February 2013 Archives

There are two current storytelling efforts about two different schools that, if you're not careful, might feel like the American version of a tale of two cities. In reality, though, it's impossible to hear these two schools' stories and not see three clear implications for school reform going forward.


In A Year at Mission Hill, we see the value of teachers having the space and time to know their students well. Is it time we revisited the power of small class sizes when it comes to education policy?


A team of three experienced educators are crossing the country to identify successful practices from schools of every kind before they design and open a model public school. What have they discovered?


At the Mission Hill school, teachers are empowered to decide what's best for their students. Would more schools be healthier places if more teachers were given similar latitude?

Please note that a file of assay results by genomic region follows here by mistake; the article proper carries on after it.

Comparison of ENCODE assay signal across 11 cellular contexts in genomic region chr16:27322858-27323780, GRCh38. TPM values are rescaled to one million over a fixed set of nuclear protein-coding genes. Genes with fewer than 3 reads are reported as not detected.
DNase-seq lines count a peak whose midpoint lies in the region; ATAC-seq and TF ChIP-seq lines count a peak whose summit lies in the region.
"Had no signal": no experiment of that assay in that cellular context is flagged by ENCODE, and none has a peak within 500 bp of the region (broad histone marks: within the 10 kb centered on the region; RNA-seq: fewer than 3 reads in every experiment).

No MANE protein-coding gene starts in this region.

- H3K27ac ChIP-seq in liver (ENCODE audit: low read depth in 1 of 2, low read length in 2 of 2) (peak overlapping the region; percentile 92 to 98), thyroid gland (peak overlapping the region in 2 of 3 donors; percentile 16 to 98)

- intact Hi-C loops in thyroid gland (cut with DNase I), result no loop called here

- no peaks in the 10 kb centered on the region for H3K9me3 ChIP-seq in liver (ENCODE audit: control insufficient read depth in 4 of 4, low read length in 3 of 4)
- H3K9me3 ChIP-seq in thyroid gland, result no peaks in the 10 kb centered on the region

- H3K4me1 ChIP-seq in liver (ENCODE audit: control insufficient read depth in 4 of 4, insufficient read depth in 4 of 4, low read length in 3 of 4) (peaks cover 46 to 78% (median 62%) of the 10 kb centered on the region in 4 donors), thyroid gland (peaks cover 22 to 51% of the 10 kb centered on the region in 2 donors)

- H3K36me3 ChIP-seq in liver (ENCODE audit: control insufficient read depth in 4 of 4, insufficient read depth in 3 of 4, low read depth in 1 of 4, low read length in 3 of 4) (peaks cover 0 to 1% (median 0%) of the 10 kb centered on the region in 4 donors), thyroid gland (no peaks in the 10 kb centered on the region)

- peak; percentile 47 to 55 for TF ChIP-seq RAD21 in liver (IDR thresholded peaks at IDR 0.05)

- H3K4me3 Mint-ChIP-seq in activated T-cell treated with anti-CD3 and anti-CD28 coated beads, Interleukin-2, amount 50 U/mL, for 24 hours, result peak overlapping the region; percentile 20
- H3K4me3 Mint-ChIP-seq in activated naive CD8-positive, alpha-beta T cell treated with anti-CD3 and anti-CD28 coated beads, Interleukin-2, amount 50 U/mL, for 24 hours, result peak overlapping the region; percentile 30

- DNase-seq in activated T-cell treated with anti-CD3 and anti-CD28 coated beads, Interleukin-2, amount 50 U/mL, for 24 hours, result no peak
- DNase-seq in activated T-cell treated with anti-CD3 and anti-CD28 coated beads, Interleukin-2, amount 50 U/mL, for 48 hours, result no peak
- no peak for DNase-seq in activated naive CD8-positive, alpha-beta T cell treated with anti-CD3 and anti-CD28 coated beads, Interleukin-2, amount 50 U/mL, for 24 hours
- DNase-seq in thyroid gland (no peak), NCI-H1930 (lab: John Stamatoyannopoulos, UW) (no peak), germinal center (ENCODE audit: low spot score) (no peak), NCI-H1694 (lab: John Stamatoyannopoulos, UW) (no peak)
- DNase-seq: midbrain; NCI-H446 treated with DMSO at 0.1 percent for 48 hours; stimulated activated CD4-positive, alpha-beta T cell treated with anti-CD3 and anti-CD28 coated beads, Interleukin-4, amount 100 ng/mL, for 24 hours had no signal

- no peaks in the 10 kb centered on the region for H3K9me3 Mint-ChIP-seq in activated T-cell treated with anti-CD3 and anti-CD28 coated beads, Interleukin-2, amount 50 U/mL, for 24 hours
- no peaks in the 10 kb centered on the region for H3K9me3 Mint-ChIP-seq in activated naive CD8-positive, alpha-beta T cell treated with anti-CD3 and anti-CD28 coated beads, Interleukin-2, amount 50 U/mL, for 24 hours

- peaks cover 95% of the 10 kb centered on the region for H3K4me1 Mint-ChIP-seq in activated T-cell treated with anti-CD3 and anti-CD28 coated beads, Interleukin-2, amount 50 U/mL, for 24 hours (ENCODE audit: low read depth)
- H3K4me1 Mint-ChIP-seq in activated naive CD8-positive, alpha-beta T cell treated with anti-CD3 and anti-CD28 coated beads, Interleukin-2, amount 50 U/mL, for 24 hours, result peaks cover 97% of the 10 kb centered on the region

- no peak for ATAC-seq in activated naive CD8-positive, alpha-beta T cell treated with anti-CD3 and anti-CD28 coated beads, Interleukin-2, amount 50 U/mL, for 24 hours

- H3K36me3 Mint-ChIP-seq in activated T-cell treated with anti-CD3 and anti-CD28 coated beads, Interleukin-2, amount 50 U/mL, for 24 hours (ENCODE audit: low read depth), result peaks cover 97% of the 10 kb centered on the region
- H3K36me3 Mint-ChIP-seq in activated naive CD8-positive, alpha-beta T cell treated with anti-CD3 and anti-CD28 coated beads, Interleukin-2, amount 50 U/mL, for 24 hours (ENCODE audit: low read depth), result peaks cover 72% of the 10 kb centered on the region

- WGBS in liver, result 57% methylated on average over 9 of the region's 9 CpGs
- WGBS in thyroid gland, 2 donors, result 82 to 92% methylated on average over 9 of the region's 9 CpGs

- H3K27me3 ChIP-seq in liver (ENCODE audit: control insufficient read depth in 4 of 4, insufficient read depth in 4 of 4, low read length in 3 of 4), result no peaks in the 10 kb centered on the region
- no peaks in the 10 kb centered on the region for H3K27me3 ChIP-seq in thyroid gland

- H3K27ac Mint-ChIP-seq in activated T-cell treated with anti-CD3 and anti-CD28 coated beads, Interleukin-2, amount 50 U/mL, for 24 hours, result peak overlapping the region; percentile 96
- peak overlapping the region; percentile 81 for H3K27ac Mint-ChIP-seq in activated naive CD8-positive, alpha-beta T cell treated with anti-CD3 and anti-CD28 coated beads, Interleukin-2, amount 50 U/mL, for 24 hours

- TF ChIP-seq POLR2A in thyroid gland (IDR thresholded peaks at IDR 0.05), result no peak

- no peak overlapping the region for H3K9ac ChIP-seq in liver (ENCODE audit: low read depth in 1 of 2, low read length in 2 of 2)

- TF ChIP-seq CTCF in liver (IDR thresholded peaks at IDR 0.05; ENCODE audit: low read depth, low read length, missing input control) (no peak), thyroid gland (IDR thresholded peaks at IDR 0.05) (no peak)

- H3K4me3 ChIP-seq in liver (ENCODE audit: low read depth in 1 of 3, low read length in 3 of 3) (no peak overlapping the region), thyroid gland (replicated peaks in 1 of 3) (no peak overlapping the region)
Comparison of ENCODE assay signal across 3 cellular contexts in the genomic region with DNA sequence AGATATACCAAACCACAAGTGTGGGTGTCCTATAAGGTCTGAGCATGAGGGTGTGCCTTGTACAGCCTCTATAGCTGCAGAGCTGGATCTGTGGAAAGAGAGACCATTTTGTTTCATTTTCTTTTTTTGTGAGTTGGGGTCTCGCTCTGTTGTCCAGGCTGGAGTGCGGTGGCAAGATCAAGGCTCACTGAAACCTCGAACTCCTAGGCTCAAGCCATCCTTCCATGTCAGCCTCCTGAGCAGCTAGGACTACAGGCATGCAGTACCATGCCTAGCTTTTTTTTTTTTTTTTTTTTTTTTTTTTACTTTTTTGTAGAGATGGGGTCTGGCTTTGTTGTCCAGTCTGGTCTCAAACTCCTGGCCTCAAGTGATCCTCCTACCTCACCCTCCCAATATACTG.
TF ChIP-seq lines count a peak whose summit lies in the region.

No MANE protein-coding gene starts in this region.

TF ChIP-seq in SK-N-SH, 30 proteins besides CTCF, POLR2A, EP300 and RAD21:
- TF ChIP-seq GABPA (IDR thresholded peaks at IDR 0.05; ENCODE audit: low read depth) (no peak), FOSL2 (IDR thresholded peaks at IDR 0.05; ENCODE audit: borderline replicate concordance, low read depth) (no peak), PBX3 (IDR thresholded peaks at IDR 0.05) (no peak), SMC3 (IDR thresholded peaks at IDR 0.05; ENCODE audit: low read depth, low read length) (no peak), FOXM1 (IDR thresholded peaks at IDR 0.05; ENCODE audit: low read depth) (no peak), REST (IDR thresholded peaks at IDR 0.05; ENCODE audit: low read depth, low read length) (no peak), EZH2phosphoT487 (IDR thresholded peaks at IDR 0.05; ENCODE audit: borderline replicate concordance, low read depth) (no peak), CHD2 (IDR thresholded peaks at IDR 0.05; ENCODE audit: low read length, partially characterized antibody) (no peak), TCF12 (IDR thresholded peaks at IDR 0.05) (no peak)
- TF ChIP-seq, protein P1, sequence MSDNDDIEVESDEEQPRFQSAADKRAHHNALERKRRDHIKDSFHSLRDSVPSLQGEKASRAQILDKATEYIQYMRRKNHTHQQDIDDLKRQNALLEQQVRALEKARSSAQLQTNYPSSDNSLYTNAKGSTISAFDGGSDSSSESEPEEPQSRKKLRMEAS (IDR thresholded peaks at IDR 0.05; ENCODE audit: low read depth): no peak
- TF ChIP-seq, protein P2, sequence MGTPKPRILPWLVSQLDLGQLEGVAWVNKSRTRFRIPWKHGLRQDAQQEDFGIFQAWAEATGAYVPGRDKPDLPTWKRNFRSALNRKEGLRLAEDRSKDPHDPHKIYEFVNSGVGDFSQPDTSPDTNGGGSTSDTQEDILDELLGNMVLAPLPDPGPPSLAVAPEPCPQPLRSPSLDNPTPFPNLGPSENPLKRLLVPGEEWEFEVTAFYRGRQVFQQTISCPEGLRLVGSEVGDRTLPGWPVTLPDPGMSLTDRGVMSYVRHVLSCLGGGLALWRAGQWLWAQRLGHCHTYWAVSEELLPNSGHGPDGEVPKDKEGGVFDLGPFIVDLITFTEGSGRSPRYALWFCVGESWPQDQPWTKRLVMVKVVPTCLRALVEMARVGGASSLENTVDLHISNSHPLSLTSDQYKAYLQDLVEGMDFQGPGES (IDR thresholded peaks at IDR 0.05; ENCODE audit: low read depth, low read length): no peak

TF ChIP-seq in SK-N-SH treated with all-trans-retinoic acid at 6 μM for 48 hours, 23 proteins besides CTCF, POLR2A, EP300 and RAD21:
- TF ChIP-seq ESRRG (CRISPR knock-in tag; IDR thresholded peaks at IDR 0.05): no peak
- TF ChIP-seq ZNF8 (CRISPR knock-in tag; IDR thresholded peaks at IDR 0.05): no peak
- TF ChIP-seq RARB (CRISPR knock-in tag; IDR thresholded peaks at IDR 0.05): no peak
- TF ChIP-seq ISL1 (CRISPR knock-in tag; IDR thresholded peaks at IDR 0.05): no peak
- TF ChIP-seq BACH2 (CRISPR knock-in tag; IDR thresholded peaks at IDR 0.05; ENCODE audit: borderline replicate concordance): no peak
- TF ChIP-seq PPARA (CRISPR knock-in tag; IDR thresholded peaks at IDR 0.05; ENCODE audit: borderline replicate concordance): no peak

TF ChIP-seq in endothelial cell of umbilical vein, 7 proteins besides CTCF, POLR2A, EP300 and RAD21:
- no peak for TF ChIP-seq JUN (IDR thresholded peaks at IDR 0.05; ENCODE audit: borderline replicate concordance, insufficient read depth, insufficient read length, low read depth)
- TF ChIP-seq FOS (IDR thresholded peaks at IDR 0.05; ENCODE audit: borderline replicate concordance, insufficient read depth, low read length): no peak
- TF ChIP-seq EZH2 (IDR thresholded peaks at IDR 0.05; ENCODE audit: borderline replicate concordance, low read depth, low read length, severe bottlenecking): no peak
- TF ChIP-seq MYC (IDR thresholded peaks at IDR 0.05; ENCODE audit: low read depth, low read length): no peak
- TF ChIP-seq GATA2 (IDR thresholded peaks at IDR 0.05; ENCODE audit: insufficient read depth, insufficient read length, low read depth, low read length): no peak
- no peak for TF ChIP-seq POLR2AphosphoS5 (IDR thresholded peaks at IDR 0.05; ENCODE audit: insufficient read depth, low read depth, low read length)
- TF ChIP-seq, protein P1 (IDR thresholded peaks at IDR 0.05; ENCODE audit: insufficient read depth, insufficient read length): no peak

What does it really mean to model an ethic of caring in our classrooms? And how might it help sustain teachers in their daily challenges to help children learn to use their minds well?


What if every school used our founding principles as a nation as its design principles for learning? How would schools need to change? And what would we unleash as a result?


What are the design principles of a more hopeful, solution-oriented approach to telling stories about teaching and learning? Is it possible to touch and to teach?


What are the policy implications of the 10-part video series 'A Year at Mission Hill?' And why does a DC policy expert find the series both inspiring and disorienting?


In a guest post for the Of, By, For blog, educator and author Kim Farris-Berg shares the insights from her research about teachers and the environments in which they are most likely to thrive.


In a guest post for the "Of, By, For" blog, educator Zac Chase views the new video series about Mission Hill through the lens of what he's studying as a doctoral student at the University of Colorado, and asks: "What is the measure of greatness of a school?"


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